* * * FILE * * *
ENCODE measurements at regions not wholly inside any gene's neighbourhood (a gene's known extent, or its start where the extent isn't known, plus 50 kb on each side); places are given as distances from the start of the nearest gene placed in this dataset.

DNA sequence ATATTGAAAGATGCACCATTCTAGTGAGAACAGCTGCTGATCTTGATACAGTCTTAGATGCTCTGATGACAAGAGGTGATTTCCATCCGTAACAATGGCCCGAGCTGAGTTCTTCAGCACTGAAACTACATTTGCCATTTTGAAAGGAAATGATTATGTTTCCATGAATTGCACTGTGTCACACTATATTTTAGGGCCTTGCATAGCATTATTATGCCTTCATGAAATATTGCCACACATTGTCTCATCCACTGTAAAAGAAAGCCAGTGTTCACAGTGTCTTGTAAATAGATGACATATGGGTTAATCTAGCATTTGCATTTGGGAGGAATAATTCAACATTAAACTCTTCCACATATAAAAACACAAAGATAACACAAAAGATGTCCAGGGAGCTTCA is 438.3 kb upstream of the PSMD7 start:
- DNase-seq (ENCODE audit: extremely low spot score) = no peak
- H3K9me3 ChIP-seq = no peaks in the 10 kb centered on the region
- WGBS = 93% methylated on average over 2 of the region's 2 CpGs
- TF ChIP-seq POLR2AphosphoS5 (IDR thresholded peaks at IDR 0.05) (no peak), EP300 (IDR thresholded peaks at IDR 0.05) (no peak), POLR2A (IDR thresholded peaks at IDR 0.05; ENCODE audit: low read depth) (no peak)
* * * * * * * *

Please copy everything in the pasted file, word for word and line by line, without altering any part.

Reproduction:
ENCODE measurements at regions not wholly inside any gene's neighbourhood (a gene's known extent, or its start where the extent isn't known, plus 50 kb on each side); places are given as distances from the start of the nearest gene placed in this dataset.

DNA sequence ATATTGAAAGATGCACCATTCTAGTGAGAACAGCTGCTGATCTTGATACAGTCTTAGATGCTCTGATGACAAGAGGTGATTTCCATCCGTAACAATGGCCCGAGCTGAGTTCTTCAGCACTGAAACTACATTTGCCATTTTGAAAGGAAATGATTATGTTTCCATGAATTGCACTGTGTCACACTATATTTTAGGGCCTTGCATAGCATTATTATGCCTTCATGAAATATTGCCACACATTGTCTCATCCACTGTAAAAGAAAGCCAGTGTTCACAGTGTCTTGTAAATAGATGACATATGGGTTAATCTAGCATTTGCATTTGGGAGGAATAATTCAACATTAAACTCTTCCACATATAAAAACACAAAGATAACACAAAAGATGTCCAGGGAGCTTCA is 438.3 kb upstream of the PSMD7 start:
- DNase-seq (ENCODE audit: extremely low spot score) = no peak
- H3K9me3 ChIP-seq = no peaks in the 10 kb centered on the region
- WGBS = 93% methylated on average over 2 of the region's 2 CpGs
- TF ChIP-seq POLR2AphosphoS5 (IDR thresholded peaks at IDR 0.05) (no peak), EP300 (IDR thresholded peaks at IDR 0.05) (no peak), POLR2A (IDR thresholded peaks at IDR 0.05; ENCODE audit: low read depth) (no peak)